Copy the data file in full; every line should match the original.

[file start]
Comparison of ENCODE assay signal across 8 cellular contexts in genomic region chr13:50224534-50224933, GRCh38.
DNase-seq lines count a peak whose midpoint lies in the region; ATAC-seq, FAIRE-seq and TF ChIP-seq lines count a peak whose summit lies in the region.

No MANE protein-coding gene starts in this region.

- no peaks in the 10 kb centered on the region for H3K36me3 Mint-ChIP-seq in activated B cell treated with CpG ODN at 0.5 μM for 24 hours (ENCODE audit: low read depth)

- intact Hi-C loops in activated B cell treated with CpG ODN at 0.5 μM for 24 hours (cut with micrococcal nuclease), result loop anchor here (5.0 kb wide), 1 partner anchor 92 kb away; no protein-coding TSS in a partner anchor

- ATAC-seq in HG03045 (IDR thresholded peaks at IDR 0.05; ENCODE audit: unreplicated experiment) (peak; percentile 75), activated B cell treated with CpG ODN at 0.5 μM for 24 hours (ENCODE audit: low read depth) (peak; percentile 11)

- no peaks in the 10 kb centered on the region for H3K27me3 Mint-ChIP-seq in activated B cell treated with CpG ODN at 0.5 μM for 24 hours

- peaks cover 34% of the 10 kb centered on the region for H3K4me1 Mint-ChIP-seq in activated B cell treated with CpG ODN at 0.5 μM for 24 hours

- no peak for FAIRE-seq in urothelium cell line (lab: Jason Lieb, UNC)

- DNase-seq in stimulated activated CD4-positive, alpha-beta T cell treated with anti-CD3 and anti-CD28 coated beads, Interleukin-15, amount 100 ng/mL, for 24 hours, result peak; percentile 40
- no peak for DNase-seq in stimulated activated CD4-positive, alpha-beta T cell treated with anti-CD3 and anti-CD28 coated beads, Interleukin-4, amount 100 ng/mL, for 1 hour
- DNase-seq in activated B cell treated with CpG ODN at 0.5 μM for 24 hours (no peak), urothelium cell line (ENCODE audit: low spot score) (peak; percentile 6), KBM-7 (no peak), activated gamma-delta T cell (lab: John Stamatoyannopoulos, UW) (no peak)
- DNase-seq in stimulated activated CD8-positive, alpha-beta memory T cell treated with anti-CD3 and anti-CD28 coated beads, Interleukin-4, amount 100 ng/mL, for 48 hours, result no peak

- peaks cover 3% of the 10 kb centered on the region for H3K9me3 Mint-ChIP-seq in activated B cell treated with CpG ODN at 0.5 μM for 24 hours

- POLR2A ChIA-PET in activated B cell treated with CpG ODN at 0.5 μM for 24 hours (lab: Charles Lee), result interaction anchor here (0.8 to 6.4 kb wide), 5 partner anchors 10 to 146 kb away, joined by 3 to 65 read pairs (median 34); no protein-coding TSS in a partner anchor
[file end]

Comparison of ENCODE assay signal across 8 cellular contexts in genomic region chr13:50224534-50224933, GRCh38.
DNase-seq lines count a peak whose midpoint lies in the region; ATAC-seq, FAIRE-seq and TF ChIP-seq lines count a peak whose summit lies in the region.

No MANE protein-coding gene starts in this region.

- no peaks in the 10 kb centered on the region for H3K36me3 Mint-ChIP-seq in activated B cell treated with CpG ODN at 0.5 μM for 24 hours (ENCODE audit: low read depth)

- intact Hi-C loops in activated B cell treated with CpG ODN at 0.5 μM for 24 hours (cut with micrococcal nuclease), result loop anchor here (5.0 kb wide), 1 partner anchor 92 kb away; no protein-coding TSS in a partner anchor

- ATAC-seq in HG03045 (IDR thresholded peaks at IDR 0.05; ENCODE audit: unreplicated experiment) (peak; percentile 75), activated B cell treated with CpG ODN at 0.5 μM for 24 hours (ENCODE audit: low read depth) (peak; percentile 11)

- no peaks in the 10 kb centered on the region for H3K27me3 Mint-ChIP-seq in activated B cell treated with CpG ODN at 0.5 μM for 24 hours

- peaks cover 34% of the 10 kb centered on the region for H3K4me1 Mint-ChIP-seq in activated B cell treated with CpG ODN at 0.5 μM for 24 hours

- no peak for FAIRE-seq in urothelium cell line (lab: Jason Lieb, UNC)

- DNase-seq in stimulated activated CD4-positive, alpha-beta T cell treated with anti-CD3 and anti-CD28 coated beads, Interleukin-15, amount 100 ng/mL, for 24 hours, result peak; percentile 40
- no peak for DNase-seq in stimulated activated CD4-positive, alpha-beta T cell treated with anti-CD3 and anti-CD28 coated beads, Interleukin-4, amount 100 ng/mL, for 1 hour
- DNase-seq in activated B cell treated with CpG ODN at 0.5 μM for 24 hours (no peak), urothelium cell line (ENCODE audit: low spot score) (peak; percentile 6), KBM-7 (no peak), activated gamma-delta T cell (lab: John Stamatoyannopoulos, UW) (no peak)
- DNase-seq in stimulated activated CD8-positive, alpha-beta memory T cell treated with anti-CD3 and anti-CD28 coated beads, Interleukin-4, amount 100 ng/mL, for 48 hours, result no peak

- peaks cover 3% of the 10 kb centered on the region for H3K9me3 Mint-ChIP-seq in activated B cell treated with CpG ODN at 0.5 μM for 24 hours

- POLR2A ChIA-PET in activated B cell treated with CpG ODN at 0.5 μM for 24 hours (lab: Charles Lee), result interaction anchor here (0.8 to 6.4 kb wide), 5 partner anchors 10 to 146 kb away, joined by 3 to 65 read pairs (median 34); no protein-coding TSS in a partner anchor